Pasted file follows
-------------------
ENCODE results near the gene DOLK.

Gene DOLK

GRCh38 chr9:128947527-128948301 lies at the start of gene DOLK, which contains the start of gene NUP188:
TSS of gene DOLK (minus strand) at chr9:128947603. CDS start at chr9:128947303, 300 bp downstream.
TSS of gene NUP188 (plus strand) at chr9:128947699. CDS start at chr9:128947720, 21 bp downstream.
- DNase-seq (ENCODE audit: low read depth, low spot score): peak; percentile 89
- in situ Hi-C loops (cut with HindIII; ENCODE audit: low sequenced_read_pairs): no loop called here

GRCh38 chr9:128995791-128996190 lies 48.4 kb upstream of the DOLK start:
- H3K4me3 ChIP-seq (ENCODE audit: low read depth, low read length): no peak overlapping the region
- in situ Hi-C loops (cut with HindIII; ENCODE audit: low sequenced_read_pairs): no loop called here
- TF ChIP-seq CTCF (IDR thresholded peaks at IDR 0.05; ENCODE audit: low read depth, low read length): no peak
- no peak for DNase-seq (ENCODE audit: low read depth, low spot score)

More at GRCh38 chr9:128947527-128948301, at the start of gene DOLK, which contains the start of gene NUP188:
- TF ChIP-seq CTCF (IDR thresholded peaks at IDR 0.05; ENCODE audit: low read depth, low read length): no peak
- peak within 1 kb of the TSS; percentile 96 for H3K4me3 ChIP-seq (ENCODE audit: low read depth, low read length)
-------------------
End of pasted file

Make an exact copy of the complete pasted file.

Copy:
ENCODE results near the gene DOLK.

Gene DOLK

GRCh38 chr9:128947527-128948301 lies at the start of gene DOLK, which contains the start of gene NUP188:
TSS of gene DOLK (minus strand) at chr9:128947603. CDS start at chr9:128947303, 300 bp downstream.
TSS of gene NUP188 (plus strand) at chr9:128947699. CDS start at chr9:128947720, 21 bp downstream.
- DNase-seq (ENCODE audit: low read depth, low spot score): peak; percentile 89
- in situ Hi-C loops (cut with HindIII; ENCODE audit: low sequenced_read_pairs): no loop called here

GRCh38 chr9:128995791-128996190 lies 48.4 kb upstream of the DOLK start:
- H3K4me3 ChIP-seq (ENCODE audit: low read depth, low read length): no peak overlapping the region
- in situ Hi-C loops (cut with HindIII; ENCODE audit: low sequenced_read_pairs): no loop called here
- TF ChIP-seq CTCF (IDR thresholded peaks at IDR 0.05; ENCODE audit: low read depth, low read length): no peak
- no peak for DNase-seq (ENCODE audit: low read depth, low spot score)

More at GRCh38 chr9:128947527-128948301, at the start of gene DOLK, which contains the start of gene NUP188:
- TF ChIP-seq CTCF (IDR thresholded peaks at IDR 0.05; ENCODE audit: low read depth, low read length): no peak
- peak within 1 kb of the TSS; percentile 96 for H3K4me3 ChIP-seq (ENCODE audit: low read depth, low read length)